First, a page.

*Shh shhh. This is one of few public-secret ones; no self-publicity with any form of public sharing on my social media.*
It comes just as promised from my last story.
This is something of a coming of age in relation to beauty, coming to terms with it as a young black woman, back when I was younger, also back when the widely accepted tropes on black women were only about our loudness, not our ambition, or our heavily sexualised appearance not our beauty. So basically as recently as ‘2013.
I‘m always thankful for the small victory of opening a magazine and finding the ‘one’ face over a sea of countless other faces. We’ve come some way, what with the star-like beauty of Lupita N’yongo only just becoming a household name. And beauty brands finally housing more than one dark foundation shade.
Valuing your beauty as a black woman in the world can be a dangerous game played against the standard markers of beauty in the world, even if you don’t make the mistake of viewing beauty only on its external merits, your inner beauty can still be apparently blackened by something like your candour and your disposition towards speaking out for what is right or your drawing attention from experience to the injustices of oppression. Which can end up being viewed as the ravings of the mad angry black woman.
Eventually, you grow past all this into a more profound understanding of yourself and the world to view it all for what it is; a system of valuing beauty in whatever direction purchasing power falls.
Thanks to my parents’ early on softening the blow on misplaced hope for my validating my beauty with my non-black peers with the African ‘beauty doesn’t last forever’ remark, or ‘find something else to be respected for’. I’ve grown to value other experiences much more highly than I do beauty.
Needless to say, even I have my days when I am not convinced about richer experiences outside and relative to the ones supplied by having a beautiful face. Often there is a trigger something I feel I am missing out on because there have been no open smiles, friendly winks or invitations to the hotties table.
And on these days even after putting up a fight with a few hair re-adjustments, an eye-liner re-touch, an independent woman mantra because “I don’t need validation from the outside in, from the inside out will my confidence shine through”, the self-doubt still creeps in. Suddenly the hair re-adjustments aren’t really changing much, the eye-liner is still the same misshapen flick with no symmetry, and isn’t independent woman synonymous with ‘alone’ woman.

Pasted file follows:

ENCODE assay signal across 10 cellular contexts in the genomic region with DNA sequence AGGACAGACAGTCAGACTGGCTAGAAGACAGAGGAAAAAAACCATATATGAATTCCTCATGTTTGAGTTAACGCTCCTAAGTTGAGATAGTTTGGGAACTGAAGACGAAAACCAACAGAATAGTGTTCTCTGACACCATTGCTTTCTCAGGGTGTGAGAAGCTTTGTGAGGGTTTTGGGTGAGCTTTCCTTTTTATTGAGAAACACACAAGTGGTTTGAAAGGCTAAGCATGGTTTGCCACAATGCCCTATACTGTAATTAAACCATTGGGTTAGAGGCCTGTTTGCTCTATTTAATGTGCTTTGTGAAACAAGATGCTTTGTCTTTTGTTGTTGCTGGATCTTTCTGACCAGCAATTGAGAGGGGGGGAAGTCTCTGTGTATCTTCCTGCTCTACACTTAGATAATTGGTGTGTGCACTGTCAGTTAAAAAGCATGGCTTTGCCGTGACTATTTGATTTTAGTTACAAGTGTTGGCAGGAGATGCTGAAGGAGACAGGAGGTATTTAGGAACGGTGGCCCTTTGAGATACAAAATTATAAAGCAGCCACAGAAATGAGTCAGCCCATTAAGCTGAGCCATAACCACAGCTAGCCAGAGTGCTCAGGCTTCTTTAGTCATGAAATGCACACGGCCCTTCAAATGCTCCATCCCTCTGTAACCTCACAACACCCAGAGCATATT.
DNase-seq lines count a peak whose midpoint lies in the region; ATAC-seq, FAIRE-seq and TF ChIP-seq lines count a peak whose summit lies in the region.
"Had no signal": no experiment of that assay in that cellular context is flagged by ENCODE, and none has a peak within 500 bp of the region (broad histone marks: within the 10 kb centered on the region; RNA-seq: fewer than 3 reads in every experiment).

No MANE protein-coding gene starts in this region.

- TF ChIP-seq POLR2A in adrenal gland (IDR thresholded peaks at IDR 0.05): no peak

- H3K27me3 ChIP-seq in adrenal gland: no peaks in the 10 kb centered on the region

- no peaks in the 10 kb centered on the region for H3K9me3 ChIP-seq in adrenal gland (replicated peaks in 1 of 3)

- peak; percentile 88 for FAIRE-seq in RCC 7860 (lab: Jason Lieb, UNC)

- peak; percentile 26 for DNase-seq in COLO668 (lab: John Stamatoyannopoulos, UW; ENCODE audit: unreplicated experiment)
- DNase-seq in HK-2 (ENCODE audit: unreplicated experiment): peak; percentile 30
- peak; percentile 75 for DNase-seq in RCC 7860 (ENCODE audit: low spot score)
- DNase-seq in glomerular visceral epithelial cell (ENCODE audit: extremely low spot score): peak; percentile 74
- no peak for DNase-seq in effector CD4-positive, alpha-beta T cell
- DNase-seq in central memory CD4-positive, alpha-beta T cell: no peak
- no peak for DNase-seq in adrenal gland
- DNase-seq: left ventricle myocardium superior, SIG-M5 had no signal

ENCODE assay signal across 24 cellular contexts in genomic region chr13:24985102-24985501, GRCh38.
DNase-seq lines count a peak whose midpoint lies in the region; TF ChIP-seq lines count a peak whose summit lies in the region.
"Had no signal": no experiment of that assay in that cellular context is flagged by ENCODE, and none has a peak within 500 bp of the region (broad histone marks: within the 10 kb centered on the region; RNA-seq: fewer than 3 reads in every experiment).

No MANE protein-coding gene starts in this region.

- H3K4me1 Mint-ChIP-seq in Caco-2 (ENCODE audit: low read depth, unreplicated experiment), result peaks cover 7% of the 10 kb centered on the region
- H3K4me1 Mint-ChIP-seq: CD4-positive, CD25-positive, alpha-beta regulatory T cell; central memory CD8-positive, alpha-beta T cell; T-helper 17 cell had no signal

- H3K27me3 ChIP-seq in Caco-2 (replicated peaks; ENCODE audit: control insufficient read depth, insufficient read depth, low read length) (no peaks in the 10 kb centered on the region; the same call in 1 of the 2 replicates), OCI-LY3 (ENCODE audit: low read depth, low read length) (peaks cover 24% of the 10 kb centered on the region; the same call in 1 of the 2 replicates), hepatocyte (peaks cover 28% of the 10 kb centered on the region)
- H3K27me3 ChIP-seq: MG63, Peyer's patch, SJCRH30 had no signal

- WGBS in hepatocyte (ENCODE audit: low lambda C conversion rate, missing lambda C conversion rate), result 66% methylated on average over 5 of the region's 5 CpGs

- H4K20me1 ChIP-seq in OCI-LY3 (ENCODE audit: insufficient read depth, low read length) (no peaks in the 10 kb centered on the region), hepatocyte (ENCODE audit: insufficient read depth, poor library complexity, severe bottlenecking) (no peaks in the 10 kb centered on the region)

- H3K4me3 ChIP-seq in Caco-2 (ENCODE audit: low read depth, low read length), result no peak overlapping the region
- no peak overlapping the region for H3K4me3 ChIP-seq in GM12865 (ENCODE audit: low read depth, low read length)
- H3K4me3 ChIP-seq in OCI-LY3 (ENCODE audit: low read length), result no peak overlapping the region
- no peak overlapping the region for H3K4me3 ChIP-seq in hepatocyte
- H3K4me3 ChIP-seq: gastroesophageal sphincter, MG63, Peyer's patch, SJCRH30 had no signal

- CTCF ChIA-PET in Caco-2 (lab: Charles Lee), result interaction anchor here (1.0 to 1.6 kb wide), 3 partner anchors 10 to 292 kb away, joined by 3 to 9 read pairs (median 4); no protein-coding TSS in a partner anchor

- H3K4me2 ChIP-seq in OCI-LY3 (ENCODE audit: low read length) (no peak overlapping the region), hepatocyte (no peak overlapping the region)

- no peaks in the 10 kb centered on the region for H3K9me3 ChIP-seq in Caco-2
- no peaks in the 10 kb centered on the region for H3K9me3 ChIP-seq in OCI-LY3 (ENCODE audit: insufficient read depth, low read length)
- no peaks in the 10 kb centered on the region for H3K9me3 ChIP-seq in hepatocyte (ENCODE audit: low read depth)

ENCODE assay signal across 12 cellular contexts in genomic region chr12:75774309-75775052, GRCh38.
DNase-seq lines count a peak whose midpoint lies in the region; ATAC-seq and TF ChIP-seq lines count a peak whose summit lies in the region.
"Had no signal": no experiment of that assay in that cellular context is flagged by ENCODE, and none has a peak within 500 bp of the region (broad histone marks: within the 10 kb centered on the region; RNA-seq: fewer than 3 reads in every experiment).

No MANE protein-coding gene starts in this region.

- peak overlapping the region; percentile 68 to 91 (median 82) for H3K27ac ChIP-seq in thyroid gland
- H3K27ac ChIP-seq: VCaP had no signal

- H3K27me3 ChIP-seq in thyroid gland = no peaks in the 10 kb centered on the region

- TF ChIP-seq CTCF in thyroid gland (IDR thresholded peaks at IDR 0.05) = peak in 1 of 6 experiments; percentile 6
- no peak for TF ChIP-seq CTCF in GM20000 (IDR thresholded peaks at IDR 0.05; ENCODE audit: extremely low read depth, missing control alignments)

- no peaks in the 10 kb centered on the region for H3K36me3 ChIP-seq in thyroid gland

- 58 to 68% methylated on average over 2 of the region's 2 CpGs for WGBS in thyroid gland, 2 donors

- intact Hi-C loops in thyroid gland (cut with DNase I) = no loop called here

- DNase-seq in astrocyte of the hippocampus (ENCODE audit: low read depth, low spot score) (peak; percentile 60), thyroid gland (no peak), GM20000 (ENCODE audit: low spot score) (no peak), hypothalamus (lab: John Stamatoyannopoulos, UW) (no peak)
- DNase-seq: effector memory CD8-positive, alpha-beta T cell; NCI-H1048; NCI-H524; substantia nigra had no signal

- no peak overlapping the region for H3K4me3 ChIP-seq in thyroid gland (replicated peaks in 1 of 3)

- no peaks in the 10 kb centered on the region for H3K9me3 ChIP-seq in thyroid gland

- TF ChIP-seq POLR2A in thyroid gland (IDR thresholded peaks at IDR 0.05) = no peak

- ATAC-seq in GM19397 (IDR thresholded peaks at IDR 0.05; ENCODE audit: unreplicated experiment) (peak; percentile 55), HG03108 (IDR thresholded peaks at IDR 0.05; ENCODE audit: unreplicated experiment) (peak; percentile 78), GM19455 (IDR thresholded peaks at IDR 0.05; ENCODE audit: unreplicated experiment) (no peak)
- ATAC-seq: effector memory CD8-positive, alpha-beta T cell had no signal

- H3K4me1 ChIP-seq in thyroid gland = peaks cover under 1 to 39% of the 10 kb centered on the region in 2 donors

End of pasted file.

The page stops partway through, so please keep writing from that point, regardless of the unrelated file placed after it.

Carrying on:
At this point, there really is nothing I know to do instinctively but play the waiting game. Wait for the kind word from a friend that perks me up, the lie-in that eventually clears away the puffiness underneath my eyes, and generally waste time not feeling like my ‘best self’ doing this.
This is, however, a time sacrificing route that now becomes dependent on things outside my control. Potentially hit and miss, with the possibility of being more downcast when that ill-timed questioning ‘Are you pregnant or did you just put on weight’ lands hot on your laps.
But as an angry black woman, I refuse to accept downcast and have now taken to this heady mix of nostalgic and new-wave pick me ups that even when they don’t work, at least make me smile.
Hatha Yoga –
Do some lazy deep breaths and get to sit around comfortably.
Help Someone –
For every self-validation desire, you have there’s a good chance someone close to you is in need of much the same thing.
Take the Trash Out –
I mostly mean men, but you can still restore some of that Feng Shui with a good cleanout.
An entire India.Arie album with warmth, love and happiness. Reminding you that you are uniquely who you are in a sea of ‘others’ and that’s beautiful.